Thursday, February 20, 2020

“Some 51 Council housing loans are now in arrears of over €20,000 each.”

A SPECIAL meeting to discuss the Local Government Service’s Statutory Audit Report of Waterford City & County Council’s 2018 Annual Financial Statement is to be held on Tuesday next (February 25) following concerns raised by Councillors.

The suggestion was made at last Thursday’s Plenary Meeting by Cllr Declan Clune (SF) and supported by Cllr Damien Geoghegan (FG) given the findings of the 2018 audit, which were issued to members ahead of the meeting.

“According to the Management Report, the total net arrears at the end of January were €13.1 million and the arrears (that are) more than 12 months (old) come in at €9.4 million,” said Cllr Clune.

As stated by Local Government Auditor James Moran in his reported dated October 29: “The Council’s income collection performance remains to be improved. Arrears on the main collection accounts recorded a small reduction to close at €13.2m. However, income collection across the broad range of Council services, including the main collections, was poor. Improving income collection requires central debt management to ensure the completeness of the collections, direct staff actions and the timely raising of bills and effectively managing accounting adjustments and other administrative entries.”

In reply, Council Chief Executive Michael Walsh wrote: “It is acknowledged that collection rates need to be improved. However, historical arrears that have accumulated over time impact the collection performance reported.”

Council ‘reorganising collection systems’

The Council is currently reorganising its collection systems, according to a spokesperson. “There are issues with income collection at national level that are reflected in the 2019 Rates and Other Matters Act which proposes fundamental change in the legislative basis for rates collection. This Council as a matter of policy does not write off arrears readily, as it is viable to collect some income even from distressed accounts. As a consequence historical arrears present as greater relative to other authorities. It would equally be true that historical arrears are reflective of the scale of the economic recession post-2008 and relatively slow recovery in the interim.”

Commenting on some of the audit’s principal findings, Cllr Clune said: “This seems very similar to previous Auditor’s Reports that we have received over the last couple of years so I’d basically like to know what steps have been put in place to turn this around? Have we KPIs (Key Performance Indicators), what are they, will they be made available to the members and what additional resources internally in the Council have also been put in place to try and turn this around because this is all money that’s accrued. It’s not additional money that’s owed to the Council but it just means that the more money we recover, the less bad debts we will have. So bearing in mind the current financial situation of the Council with Irish Water, rates, etc, it is a concern I have and I just want to see exactly and precisely what steps have been taken to reverse the trend that’s been clearly there for the last couple of years.”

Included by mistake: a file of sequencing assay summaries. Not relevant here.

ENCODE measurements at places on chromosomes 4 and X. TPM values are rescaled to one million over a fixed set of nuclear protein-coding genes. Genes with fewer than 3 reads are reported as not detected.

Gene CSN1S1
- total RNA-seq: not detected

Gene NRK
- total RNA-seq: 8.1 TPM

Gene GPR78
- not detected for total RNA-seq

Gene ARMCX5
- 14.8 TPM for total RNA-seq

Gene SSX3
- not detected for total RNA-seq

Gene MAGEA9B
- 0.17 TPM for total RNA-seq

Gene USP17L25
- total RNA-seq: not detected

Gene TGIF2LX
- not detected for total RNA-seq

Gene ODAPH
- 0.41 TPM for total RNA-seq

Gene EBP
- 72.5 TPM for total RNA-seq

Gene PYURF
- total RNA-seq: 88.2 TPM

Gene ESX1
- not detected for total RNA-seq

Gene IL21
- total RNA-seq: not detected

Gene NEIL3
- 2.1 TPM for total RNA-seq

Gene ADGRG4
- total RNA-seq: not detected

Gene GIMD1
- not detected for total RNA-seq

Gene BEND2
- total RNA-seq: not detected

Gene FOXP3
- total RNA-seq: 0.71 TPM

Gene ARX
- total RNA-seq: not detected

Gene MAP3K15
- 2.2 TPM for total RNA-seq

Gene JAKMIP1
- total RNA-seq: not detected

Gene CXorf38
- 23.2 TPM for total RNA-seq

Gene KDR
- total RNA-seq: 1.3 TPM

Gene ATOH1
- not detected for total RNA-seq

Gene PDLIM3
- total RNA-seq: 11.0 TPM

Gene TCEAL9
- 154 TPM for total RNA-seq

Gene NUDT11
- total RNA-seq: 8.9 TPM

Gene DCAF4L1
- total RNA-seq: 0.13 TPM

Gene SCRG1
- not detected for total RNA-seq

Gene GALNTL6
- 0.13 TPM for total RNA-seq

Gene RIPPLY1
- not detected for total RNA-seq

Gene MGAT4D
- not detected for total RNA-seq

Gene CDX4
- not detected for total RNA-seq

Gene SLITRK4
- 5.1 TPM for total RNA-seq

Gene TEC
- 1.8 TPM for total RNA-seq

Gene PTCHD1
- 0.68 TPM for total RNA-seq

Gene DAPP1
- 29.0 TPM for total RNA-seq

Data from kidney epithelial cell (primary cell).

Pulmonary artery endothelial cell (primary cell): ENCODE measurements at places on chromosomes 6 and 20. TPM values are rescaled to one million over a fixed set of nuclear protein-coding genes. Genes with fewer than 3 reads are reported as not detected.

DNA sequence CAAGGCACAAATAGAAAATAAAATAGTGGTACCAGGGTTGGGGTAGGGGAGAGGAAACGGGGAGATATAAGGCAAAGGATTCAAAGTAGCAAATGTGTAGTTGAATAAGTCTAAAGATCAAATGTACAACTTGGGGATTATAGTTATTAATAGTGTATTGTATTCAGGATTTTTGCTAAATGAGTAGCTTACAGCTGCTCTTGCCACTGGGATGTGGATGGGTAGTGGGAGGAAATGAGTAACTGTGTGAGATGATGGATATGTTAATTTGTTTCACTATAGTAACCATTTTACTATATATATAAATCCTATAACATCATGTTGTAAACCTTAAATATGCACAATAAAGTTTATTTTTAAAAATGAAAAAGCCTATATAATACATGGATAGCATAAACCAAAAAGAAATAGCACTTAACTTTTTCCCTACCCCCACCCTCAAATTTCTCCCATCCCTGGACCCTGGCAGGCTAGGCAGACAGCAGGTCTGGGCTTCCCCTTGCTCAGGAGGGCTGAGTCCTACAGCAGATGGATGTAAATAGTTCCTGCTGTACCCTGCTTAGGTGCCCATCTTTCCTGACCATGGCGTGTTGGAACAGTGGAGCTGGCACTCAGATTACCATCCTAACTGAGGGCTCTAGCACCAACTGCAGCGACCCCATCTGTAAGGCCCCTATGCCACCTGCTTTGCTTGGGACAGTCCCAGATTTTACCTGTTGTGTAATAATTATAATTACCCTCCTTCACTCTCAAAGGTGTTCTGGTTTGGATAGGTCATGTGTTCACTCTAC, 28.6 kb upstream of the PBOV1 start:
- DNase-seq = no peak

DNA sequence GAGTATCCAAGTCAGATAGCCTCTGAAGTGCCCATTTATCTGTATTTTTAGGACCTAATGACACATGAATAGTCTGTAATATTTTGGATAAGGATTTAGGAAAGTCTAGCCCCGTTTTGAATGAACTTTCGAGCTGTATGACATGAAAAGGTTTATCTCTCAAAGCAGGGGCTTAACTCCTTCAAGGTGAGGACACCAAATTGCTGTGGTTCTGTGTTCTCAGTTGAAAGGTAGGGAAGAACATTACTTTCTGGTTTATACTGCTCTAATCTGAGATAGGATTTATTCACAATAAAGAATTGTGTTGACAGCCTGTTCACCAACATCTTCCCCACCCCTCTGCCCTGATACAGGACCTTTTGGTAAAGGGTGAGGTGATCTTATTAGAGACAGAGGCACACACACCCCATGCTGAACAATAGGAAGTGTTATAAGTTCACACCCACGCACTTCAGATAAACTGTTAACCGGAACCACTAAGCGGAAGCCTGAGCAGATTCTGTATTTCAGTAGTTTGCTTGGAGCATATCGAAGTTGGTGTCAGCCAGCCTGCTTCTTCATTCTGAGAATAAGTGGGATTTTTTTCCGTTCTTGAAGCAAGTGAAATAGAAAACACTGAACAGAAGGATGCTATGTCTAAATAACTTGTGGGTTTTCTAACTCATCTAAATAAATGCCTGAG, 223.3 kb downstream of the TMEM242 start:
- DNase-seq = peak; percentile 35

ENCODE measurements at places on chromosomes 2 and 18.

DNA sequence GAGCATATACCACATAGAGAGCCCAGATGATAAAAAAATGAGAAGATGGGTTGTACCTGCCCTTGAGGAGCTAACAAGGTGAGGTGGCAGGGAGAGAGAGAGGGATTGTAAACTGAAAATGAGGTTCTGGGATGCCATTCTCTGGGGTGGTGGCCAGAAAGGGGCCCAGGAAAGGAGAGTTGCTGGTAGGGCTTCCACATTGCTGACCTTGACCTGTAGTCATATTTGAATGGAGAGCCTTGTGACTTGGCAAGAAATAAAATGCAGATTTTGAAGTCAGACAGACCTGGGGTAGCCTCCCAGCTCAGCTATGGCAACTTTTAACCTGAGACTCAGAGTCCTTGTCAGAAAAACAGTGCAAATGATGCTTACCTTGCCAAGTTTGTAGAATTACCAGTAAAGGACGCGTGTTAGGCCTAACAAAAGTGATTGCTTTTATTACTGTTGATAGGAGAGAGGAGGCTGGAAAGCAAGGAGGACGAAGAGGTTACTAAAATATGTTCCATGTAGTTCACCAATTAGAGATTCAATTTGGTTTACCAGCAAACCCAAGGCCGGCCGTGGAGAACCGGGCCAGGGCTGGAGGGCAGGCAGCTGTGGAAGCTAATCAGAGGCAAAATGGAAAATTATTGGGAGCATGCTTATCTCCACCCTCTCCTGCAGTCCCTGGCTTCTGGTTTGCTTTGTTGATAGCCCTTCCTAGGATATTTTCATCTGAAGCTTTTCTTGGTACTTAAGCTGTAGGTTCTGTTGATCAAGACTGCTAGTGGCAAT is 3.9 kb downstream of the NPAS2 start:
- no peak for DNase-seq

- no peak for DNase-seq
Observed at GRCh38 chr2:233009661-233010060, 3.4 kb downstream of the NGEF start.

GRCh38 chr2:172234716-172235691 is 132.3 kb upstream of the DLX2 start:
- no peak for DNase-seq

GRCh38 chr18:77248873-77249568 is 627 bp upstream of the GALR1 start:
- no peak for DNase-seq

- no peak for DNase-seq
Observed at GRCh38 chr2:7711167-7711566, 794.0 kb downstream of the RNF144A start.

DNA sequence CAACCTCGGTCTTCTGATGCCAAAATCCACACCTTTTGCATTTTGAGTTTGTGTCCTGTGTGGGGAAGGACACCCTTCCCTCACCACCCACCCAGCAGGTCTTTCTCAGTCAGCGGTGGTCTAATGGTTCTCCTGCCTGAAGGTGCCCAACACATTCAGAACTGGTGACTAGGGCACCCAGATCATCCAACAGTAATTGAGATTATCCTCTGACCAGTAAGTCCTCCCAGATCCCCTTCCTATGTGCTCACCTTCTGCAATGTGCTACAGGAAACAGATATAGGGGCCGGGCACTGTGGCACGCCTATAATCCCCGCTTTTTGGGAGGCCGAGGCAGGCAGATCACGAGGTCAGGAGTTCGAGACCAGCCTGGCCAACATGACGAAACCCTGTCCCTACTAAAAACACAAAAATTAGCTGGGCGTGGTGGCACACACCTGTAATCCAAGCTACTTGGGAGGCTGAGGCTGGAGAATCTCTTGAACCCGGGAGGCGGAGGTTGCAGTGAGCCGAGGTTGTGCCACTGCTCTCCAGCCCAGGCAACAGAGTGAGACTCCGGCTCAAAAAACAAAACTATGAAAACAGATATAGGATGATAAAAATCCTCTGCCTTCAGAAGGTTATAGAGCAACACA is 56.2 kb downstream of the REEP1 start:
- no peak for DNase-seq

James Moran’s report noted that there was a slight increase in the rents collection yield for 2018, coming in at 78 per cent, adding: “the collection performance remains poor compared with other local authorities which average 88 per cent. Overall rent arrears increased by €145,000 to close at €3.7 million (net)…year-end record reported forty-eight (48) customer accounts with arrears in excess of €10k to a value of €693k.”

According to the Council spokesperson: “The majority of arrears are concentrated on a number of accounts and reflect the capacity of some of our tenants to meet their rent obligations.  Similar collection rates are to be seen in Dublin and Galway Cities. This Council is now focusing on rent accounts that are in significant arrears through court actions and withdrawal of housing services.”

At the close of 2018, there were 51 Council housing loan customer accounts in excess of €20,000, amounting to total arrears of €1.78m. The Council spokesperson told this newspaper: “In respect of housing loans there are processes in place to restructure accounts to mortgage to rent or other repayment plans in accordance with national policy.”

Debtors and doubtful debts

Regarding debtors and provisions for doubtful debts, James Moran writes: “As highlighted at previous audits the Council continued to use specific provisions, mainly within the main income collections accounts for pending write offs. This effectively nets down the total debtor balance, without assigning the credit to relevant customer accounts. These provisions cumulatively increased to €2.8m at year end. I have previously requested that this practice cease as it impacts on the reported collection performance yields of the main collection accounts.”

The Council spokesperson confirmed that such a practice “will be phased out over the next couple of years.”

Supporting Cllr Clune’s call for a specific audit meeting to be held in a public forum on February 25, Cllr Damien Geoghegan stated: “The audit is too important a document just to take it here as a single item on the agenda and I think it’s important that we would have a standalone meeting to go through the various different issues that have been raised there. There’s quite a number of issues there that need to be teased out and we need more substantial replies too.”

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